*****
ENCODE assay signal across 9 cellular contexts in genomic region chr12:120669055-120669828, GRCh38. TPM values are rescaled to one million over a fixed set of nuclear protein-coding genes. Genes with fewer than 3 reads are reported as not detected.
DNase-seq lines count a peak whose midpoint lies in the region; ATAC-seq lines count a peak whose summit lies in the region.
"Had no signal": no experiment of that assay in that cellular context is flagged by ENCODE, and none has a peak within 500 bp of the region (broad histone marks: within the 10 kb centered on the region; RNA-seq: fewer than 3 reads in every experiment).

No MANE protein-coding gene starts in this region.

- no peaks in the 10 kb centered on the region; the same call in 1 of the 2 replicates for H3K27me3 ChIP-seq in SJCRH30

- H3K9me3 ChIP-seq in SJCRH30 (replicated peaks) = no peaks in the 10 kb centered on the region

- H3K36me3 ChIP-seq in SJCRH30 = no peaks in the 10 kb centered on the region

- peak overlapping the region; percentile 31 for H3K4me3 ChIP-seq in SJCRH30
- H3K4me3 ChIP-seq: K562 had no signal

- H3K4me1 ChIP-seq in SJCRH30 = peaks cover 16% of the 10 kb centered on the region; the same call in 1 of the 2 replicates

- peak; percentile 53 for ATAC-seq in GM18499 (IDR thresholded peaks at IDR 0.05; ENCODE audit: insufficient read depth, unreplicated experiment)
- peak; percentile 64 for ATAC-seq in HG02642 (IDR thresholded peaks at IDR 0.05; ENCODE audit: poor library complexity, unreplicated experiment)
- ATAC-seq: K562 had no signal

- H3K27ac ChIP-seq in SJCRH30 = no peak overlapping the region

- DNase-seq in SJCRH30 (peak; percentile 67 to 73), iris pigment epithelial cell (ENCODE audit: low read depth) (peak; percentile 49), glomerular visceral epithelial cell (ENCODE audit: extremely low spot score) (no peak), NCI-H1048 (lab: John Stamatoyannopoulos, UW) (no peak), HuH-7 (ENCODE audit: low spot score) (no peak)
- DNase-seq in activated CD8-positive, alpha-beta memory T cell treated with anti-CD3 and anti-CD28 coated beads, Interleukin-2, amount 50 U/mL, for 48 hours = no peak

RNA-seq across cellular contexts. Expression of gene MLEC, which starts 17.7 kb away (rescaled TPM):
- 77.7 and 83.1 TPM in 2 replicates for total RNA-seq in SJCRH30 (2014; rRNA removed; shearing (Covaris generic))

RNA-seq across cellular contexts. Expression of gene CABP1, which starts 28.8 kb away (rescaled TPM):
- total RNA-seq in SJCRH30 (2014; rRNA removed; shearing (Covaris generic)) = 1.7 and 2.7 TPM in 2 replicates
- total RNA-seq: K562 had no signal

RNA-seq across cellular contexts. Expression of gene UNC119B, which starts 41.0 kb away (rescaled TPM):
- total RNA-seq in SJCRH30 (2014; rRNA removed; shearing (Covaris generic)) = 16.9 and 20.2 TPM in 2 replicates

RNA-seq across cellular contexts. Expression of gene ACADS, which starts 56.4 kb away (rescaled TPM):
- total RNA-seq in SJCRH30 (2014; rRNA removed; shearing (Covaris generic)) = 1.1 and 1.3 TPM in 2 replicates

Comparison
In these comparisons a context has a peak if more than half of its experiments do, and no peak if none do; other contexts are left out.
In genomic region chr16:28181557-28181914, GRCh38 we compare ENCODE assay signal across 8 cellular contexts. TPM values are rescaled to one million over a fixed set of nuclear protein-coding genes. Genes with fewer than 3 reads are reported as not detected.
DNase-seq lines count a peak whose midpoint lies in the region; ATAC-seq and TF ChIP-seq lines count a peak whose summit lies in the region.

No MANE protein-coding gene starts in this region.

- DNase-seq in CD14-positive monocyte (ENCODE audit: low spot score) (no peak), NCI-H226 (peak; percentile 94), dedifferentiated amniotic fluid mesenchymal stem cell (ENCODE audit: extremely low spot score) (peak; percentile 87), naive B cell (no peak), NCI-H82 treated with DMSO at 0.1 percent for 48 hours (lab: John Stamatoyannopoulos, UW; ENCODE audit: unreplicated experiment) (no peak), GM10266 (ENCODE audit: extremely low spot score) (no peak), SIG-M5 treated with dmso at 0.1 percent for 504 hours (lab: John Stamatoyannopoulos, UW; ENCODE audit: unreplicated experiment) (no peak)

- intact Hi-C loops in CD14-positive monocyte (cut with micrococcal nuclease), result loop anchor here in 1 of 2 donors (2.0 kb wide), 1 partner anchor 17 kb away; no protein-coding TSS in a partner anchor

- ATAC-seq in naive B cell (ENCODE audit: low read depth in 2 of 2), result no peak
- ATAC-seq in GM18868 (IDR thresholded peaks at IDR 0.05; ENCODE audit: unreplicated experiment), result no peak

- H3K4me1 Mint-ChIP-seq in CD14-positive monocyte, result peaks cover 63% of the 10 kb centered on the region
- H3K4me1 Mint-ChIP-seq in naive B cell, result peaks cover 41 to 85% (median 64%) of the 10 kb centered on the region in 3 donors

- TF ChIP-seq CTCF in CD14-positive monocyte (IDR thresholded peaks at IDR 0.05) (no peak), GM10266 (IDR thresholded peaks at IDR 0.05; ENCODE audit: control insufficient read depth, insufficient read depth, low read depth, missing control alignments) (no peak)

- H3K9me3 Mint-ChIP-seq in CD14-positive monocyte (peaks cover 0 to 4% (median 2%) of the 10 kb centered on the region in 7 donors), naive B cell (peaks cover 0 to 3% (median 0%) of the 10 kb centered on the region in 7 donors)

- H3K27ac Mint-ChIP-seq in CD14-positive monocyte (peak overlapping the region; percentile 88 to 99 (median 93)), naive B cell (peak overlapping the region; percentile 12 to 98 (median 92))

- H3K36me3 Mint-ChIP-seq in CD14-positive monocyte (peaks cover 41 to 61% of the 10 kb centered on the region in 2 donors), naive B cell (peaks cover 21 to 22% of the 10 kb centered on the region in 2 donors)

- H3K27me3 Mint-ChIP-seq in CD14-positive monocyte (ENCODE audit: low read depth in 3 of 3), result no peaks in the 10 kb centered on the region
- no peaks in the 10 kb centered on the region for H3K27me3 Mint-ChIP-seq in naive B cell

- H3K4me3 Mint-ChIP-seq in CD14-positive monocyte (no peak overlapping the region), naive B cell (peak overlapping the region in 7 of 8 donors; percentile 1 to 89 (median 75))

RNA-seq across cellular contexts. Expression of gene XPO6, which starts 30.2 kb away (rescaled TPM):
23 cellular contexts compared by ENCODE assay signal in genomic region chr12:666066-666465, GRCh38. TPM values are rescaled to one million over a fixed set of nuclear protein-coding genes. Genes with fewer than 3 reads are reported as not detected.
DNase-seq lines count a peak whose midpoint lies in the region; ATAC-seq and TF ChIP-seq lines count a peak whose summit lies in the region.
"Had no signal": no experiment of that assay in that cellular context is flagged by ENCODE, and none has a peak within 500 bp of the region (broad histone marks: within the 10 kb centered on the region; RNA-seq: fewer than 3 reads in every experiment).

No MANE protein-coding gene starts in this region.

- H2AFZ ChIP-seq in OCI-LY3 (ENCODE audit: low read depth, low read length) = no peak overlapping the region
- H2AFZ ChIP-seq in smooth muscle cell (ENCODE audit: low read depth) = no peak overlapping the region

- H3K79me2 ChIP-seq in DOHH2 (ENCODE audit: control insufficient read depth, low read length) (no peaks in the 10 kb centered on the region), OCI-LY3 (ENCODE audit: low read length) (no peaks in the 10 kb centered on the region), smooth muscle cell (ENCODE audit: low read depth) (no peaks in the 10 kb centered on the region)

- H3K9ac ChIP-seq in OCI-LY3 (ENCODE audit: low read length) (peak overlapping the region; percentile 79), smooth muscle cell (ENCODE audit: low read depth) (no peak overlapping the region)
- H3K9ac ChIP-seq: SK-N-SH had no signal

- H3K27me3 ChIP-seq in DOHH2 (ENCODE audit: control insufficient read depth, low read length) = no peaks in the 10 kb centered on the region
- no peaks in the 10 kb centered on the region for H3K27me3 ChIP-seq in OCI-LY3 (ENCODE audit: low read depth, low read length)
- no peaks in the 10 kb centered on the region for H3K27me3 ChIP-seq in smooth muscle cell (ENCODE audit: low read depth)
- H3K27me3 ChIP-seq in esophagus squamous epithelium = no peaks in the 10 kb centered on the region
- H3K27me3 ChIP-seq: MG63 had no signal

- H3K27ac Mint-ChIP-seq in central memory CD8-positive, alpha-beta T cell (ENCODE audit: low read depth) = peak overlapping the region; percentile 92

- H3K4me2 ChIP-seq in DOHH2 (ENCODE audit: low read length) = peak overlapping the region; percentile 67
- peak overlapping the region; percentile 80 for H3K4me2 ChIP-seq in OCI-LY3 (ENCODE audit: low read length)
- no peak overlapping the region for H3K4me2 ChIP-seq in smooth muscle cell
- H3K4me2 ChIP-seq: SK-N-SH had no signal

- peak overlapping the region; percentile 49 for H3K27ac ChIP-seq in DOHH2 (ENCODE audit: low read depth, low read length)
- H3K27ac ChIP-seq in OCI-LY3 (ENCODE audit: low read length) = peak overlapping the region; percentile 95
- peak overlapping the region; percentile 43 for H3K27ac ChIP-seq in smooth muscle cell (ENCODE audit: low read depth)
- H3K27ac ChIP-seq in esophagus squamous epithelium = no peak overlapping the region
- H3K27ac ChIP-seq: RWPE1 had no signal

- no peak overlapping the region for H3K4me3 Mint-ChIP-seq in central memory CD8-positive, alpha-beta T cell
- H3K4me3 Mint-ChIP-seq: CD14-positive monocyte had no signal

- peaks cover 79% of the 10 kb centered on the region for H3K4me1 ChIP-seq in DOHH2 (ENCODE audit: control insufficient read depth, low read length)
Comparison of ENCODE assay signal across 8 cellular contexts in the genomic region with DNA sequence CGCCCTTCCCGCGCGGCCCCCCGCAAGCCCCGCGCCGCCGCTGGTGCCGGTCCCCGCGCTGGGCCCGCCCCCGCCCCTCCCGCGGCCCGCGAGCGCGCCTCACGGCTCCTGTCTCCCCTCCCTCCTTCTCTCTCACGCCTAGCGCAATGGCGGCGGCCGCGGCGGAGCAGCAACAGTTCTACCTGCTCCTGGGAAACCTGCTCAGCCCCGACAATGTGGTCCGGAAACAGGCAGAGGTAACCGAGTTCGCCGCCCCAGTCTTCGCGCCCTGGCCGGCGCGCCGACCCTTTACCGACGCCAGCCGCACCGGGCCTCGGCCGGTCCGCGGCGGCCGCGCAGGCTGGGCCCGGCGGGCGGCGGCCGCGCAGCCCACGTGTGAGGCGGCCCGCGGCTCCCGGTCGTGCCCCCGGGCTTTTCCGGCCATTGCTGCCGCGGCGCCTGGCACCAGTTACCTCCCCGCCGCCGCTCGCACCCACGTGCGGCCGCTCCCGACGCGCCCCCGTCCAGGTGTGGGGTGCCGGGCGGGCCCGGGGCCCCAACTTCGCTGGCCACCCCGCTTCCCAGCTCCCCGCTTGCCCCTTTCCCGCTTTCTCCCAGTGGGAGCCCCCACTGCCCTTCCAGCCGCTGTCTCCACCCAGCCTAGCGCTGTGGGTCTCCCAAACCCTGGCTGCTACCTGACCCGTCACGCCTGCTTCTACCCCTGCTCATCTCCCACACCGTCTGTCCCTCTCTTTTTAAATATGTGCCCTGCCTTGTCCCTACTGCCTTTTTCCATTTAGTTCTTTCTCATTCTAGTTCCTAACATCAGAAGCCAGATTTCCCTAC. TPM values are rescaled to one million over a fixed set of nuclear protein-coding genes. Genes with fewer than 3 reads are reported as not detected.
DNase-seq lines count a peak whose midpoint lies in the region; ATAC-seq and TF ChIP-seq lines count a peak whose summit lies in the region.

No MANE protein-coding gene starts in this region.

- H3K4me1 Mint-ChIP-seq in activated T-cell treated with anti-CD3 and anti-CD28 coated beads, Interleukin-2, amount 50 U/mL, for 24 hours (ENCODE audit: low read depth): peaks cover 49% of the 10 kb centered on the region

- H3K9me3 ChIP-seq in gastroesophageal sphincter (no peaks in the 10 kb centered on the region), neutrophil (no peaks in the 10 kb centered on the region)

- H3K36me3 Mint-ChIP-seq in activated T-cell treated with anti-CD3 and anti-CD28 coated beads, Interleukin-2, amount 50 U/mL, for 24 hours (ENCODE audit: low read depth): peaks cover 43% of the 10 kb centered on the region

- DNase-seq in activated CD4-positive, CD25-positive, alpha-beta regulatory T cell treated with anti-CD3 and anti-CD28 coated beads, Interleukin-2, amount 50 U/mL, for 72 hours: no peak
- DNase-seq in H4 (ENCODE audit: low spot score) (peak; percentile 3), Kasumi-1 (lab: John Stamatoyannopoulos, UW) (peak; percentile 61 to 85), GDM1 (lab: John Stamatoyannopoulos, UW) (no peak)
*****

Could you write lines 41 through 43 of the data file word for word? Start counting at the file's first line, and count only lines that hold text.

- H3K27me3 Mint-ChIP-seq in CD14-positive monocyte (ENCODE audit: low read depth in 3 of 3), result no peaks in the 10 kb centered on the region
- no peaks in the 10 kb centered on the region for H3K27me3 Mint-ChIP-seq in naive B cell

- H3K4me3 Mint-ChIP-seq in CD14-positive monocyte (no peak overlapping the region), naive B cell (peak overlapping the region in 7 of 8 donors; percentile 1 to 89 (median 75))